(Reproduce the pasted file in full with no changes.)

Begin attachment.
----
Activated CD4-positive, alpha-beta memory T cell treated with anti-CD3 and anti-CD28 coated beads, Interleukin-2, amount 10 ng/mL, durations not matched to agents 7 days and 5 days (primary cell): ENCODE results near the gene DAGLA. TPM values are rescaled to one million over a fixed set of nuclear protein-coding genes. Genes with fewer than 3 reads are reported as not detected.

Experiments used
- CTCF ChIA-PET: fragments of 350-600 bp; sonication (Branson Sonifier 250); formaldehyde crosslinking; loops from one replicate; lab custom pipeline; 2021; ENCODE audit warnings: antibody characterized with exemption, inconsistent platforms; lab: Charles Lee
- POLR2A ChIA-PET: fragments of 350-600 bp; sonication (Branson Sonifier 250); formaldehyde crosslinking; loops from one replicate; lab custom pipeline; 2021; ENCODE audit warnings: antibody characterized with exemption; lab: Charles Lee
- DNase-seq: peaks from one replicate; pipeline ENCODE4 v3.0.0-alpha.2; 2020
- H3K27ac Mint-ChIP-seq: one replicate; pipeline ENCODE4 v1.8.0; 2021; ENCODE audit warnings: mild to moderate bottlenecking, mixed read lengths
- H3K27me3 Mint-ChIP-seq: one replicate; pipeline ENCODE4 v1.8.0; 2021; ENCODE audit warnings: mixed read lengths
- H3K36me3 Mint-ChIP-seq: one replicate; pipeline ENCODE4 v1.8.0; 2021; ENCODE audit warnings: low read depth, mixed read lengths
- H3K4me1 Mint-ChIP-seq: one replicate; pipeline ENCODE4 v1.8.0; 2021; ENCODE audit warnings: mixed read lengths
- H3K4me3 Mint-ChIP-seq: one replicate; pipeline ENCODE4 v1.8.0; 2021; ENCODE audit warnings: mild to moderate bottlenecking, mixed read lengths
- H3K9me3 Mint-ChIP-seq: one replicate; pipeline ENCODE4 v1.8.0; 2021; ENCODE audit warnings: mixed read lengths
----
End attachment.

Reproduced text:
Activated CD4-positive, alpha-beta memory T cell treated with anti-CD3 and anti-CD28 coated beads, Interleukin-2, amount 10 ng/mL, durations not matched to agents 7 days and 5 days (primary cell): ENCODE results near the gene DAGLA. TPM values are rescaled to one million over a fixed set of nuclear protein-coding genes. Genes with fewer than 3 reads are reported as not detected.

Experiments used
- CTCF ChIA-PET: fragments of 350-600 bp; sonication (Branson Sonifier 250); formaldehyde crosslinking; loops from one replicate; lab custom pipeline; 2021; ENCODE audit warnings: antibody characterized with exemption, inconsistent platforms; lab: Charles Lee
- POLR2A ChIA-PET: fragments of 350-600 bp; sonication (Branson Sonifier 250); formaldehyde crosslinking; loops from one replicate; lab custom pipeline; 2021; ENCODE audit warnings: antibody characterized with exemption; lab: Charles Lee
- DNase-seq: peaks from one replicate; pipeline ENCODE4 v3.0.0-alpha.2; 2020
- H3K27ac Mint-ChIP-seq: one replicate; pipeline ENCODE4 v1.8.0; 2021; ENCODE audit warnings: mild to moderate bottlenecking, mixed read lengths
- H3K27me3 Mint-ChIP-seq: one replicate; pipeline ENCODE4 v1.8.0; 2021; ENCODE audit warnings: mixed read lengths
- H3K36me3 Mint-ChIP-seq: one replicate; pipeline ENCODE4 v1.8.0; 2021; ENCODE audit warnings: low read depth, mixed read lengths
- H3K4me1 Mint-ChIP-seq: one replicate; pipeline ENCODE4 v1.8.0; 2021; ENCODE audit warnings: mixed read lengths
- H3K4me3 Mint-ChIP-seq: one replicate; pipeline ENCODE4 v1.8.0; 2021; ENCODE audit warnings: mild to moderate bottlenecking, mixed read lengths
- H3K9me3 Mint-ChIP-seq: one replicate; pipeline ENCODE4 v1.8.0; 2021; ENCODE audit warnings: mixed read lengths